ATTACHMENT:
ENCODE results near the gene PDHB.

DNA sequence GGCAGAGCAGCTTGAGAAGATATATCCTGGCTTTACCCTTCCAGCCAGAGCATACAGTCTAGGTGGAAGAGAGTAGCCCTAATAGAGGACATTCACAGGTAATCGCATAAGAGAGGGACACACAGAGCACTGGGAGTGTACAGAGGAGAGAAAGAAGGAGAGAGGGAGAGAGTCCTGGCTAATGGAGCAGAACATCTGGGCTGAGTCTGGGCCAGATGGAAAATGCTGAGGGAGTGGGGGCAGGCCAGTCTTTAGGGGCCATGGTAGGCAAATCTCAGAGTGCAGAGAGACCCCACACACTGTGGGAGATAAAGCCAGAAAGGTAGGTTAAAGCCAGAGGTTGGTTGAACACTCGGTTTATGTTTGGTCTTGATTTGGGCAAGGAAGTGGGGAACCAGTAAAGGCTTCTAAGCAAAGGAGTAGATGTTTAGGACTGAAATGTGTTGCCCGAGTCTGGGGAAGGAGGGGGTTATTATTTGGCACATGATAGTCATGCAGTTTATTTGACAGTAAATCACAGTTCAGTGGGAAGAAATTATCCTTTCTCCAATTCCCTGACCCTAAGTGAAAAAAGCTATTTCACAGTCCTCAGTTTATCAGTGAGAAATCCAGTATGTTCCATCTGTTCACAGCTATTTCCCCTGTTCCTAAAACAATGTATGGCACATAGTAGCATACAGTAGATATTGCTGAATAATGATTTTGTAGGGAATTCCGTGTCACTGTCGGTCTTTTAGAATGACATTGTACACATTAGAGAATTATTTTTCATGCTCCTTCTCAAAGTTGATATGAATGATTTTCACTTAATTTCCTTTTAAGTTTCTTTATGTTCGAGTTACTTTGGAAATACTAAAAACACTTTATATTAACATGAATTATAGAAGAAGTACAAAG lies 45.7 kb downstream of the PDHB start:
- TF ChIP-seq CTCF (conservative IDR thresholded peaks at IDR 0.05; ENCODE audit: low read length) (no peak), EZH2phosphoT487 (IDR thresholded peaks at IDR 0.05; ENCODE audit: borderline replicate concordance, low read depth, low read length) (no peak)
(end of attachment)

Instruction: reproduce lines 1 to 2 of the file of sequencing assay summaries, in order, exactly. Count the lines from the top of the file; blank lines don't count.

ENCODE results near the gene PDHB.

DNA sequence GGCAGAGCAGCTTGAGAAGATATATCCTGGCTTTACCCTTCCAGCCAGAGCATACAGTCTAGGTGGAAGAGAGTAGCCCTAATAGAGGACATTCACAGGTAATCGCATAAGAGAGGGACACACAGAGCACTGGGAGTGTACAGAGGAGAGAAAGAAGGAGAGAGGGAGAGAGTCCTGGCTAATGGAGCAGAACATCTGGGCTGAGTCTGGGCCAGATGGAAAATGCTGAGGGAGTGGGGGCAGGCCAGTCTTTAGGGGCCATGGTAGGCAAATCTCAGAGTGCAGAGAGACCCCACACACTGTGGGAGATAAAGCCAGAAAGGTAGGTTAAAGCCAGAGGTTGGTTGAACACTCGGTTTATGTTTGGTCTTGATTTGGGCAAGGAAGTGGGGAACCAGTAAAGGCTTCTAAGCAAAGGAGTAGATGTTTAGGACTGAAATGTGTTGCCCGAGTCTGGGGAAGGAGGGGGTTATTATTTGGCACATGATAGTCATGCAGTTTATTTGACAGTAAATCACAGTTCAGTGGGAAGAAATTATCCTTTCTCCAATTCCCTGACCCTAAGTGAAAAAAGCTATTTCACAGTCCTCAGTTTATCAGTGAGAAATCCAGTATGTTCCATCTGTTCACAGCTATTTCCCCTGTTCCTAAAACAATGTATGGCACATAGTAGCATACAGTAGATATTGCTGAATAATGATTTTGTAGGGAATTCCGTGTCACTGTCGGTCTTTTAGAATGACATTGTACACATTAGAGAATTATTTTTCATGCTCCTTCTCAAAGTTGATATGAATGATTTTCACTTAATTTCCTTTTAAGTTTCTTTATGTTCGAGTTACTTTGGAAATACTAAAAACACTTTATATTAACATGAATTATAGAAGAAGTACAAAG lies 45.7 kb downstream of the PDHB start: